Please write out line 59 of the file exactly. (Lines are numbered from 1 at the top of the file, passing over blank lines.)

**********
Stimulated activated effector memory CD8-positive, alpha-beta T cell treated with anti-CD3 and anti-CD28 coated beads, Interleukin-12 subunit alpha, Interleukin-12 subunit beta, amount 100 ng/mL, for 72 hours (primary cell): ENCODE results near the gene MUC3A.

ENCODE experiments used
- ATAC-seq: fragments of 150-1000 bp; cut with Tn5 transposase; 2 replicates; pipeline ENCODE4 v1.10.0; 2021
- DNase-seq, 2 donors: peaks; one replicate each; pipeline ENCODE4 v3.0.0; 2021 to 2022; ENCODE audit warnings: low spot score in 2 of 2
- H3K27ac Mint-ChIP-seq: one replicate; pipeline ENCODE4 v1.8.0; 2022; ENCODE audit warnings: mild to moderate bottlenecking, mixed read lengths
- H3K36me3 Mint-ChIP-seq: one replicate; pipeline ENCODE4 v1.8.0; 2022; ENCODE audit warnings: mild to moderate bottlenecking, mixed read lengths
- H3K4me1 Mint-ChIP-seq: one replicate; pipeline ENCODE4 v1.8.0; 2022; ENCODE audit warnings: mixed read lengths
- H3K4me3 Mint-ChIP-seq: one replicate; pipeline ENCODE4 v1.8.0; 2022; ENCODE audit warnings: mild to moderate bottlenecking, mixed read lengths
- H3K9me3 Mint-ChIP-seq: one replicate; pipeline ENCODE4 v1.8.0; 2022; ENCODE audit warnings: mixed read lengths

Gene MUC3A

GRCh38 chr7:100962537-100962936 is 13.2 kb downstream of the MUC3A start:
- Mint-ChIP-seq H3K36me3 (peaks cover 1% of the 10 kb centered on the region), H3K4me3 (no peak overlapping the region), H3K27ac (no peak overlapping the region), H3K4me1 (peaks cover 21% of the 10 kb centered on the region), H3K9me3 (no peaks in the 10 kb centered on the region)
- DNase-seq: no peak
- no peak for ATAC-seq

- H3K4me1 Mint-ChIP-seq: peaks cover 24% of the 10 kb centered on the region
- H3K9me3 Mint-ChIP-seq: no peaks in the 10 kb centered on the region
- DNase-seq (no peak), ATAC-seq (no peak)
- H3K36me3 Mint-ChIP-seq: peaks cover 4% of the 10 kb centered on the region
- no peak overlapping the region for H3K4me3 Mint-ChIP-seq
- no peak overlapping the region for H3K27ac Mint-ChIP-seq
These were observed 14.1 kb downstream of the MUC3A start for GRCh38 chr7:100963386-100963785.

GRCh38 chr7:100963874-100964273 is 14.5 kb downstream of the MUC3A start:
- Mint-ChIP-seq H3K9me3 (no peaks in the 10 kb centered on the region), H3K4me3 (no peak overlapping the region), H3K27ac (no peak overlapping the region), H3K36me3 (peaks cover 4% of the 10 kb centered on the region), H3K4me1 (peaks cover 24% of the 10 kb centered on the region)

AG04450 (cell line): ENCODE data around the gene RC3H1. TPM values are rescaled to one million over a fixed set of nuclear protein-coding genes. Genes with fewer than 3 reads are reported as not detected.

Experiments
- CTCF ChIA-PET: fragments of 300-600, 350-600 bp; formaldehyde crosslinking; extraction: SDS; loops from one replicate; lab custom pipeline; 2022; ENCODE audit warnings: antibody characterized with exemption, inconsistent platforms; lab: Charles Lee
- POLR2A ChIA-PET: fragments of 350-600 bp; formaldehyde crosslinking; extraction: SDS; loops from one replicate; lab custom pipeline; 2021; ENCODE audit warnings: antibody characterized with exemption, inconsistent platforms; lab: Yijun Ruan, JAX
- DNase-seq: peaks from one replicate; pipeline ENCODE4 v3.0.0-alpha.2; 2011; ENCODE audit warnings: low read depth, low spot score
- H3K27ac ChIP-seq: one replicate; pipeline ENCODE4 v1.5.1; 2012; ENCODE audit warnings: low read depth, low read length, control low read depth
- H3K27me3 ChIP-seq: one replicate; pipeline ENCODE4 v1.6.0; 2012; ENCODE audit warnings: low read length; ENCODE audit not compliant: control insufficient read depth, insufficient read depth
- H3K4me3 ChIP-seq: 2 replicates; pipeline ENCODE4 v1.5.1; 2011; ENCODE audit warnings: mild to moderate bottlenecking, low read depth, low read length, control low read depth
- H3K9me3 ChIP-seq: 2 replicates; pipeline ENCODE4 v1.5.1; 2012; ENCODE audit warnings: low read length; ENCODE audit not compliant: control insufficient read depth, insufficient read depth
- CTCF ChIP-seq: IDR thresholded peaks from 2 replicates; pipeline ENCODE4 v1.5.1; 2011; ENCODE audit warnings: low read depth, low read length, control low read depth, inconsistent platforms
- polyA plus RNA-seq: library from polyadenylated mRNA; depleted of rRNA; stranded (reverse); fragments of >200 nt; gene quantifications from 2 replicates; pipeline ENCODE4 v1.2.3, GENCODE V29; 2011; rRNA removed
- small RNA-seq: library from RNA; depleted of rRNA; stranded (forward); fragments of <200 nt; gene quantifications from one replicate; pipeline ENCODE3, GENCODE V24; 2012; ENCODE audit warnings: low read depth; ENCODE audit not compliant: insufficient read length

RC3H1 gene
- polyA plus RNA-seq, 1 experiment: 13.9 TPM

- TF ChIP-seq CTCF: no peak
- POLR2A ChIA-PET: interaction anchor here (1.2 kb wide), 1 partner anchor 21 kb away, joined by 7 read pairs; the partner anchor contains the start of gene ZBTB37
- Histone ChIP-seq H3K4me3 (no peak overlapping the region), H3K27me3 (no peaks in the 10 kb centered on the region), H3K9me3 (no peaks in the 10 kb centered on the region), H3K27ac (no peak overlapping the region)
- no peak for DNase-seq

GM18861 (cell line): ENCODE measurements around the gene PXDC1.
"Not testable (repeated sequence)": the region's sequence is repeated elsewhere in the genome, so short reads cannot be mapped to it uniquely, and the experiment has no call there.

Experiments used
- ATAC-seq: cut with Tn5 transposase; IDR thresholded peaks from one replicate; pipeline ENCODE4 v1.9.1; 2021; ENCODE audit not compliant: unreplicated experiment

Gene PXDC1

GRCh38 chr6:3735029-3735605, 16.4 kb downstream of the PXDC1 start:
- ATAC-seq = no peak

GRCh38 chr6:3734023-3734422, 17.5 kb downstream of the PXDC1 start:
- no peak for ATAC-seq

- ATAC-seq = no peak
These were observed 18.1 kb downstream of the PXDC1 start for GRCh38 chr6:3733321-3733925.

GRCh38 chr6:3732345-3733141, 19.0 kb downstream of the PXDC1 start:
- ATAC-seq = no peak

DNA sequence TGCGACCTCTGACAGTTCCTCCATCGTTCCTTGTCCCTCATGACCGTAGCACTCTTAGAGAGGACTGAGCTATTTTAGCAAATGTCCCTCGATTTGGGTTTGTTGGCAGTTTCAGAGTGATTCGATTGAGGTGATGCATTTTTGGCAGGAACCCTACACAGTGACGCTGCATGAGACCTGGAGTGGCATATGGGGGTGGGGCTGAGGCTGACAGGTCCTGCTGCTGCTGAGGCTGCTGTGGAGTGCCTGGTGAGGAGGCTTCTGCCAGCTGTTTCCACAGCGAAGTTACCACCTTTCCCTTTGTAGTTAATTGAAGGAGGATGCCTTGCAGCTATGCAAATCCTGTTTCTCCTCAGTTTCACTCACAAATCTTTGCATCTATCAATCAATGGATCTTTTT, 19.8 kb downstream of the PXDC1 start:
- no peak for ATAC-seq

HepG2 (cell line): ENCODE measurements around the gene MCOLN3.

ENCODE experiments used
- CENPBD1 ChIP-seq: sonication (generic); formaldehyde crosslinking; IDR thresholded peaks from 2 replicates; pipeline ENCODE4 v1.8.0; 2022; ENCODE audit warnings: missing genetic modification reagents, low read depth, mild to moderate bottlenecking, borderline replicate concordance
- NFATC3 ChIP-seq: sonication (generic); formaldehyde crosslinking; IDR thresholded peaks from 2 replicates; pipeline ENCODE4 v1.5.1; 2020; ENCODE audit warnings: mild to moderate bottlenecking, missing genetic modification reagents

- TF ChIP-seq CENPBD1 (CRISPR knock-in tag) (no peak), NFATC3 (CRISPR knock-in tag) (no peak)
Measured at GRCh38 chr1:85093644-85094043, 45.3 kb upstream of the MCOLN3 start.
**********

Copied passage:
- CENPBD1 ChIP-seq: sonication (generic); formaldehyde crosslinking; IDR thresholded peaks from 2 replicates; pipeline ENCODE4 v1.8.0; 2022; ENCODE audit warnings: missing genetic modification reagents, low read depth, mild to moderate bottlenecking, borderline replicate concordance